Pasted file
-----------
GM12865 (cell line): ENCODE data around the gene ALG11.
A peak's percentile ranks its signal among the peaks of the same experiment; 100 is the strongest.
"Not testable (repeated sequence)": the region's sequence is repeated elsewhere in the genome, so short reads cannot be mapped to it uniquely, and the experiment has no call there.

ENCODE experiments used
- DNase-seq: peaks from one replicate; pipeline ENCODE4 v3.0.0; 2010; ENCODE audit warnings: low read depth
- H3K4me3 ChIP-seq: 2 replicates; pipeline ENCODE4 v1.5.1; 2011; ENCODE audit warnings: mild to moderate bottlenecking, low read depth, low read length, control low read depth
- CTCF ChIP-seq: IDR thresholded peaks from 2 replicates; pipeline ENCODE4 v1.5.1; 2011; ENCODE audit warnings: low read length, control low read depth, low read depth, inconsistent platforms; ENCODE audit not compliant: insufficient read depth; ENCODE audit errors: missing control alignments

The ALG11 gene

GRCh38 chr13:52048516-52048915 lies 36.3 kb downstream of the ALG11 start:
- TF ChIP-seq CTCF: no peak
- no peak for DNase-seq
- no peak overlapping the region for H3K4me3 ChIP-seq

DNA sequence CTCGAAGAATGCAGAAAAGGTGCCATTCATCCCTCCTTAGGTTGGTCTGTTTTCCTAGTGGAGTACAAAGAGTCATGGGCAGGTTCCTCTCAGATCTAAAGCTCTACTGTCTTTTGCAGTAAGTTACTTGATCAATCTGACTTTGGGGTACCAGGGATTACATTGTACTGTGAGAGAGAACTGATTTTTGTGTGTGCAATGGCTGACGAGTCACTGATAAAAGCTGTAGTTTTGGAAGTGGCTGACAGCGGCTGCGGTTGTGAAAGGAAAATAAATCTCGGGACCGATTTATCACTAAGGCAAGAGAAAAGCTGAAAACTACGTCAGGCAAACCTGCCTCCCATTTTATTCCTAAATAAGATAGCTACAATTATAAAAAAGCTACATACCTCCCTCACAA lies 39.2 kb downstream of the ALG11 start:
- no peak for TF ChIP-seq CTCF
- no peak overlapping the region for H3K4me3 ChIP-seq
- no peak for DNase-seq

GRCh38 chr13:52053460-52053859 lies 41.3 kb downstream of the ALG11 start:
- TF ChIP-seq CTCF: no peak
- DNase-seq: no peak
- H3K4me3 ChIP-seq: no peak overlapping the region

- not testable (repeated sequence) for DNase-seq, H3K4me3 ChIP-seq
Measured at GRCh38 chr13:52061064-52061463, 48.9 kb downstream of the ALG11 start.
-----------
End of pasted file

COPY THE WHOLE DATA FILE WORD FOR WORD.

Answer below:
GM12865 (cell line): ENCODE data around the gene ALG11.
A peak's percentile ranks its signal among the peaks of the same experiment; 100 is the strongest.
"Not testable (repeated sequence)": the region's sequence is repeated elsewhere in the genome, so short reads cannot be mapped to it uniquely, and the experiment has no call there.

ENCODE experiments used
- DNase-seq: peaks from one replicate; pipeline ENCODE4 v3.0.0; 2010; ENCODE audit warnings: low read depth
- H3K4me3 ChIP-seq: 2 replicates; pipeline ENCODE4 v1.5.1; 2011; ENCODE audit warnings: mild to moderate bottlenecking, low read depth, low read length, control low read depth
- CTCF ChIP-seq: IDR thresholded peaks from 2 replicates; pipeline ENCODE4 v1.5.1; 2011; ENCODE audit warnings: low read length, control low read depth, low read depth, inconsistent platforms; ENCODE audit not compliant: insufficient read depth; ENCODE audit errors: missing control alignments

The ALG11 gene

GRCh38 chr13:52048516-52048915 lies 36.3 kb downstream of the ALG11 start:
- TF ChIP-seq CTCF: no peak
- no peak for DNase-seq
- no peak overlapping the region for H3K4me3 ChIP-seq

DNA sequence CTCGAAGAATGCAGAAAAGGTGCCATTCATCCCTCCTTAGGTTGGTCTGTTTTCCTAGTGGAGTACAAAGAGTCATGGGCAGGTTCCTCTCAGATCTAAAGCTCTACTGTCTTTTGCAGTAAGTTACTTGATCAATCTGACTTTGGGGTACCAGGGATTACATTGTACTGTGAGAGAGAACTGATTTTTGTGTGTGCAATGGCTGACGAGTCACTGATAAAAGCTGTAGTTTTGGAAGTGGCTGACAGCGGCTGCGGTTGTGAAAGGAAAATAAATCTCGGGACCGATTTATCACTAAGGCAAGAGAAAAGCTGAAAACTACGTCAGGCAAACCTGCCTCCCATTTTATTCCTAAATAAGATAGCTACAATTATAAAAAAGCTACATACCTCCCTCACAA lies 39.2 kb downstream of the ALG11 start:
- no peak for TF ChIP-seq CTCF
- no peak overlapping the region for H3K4me3 ChIP-seq
- no peak for DNase-seq

GRCh38 chr13:52053460-52053859 lies 41.3 kb downstream of the ALG11 start:
- TF ChIP-seq CTCF: no peak
- DNase-seq: no peak
- H3K4me3 ChIP-seq: no peak overlapping the region

- not testable (repeated sequence) for DNase-seq, H3K4me3 ChIP-seq
Measured at GRCh38 chr13:52061064-52061463, 48.9 kb downstream of the ALG11 start.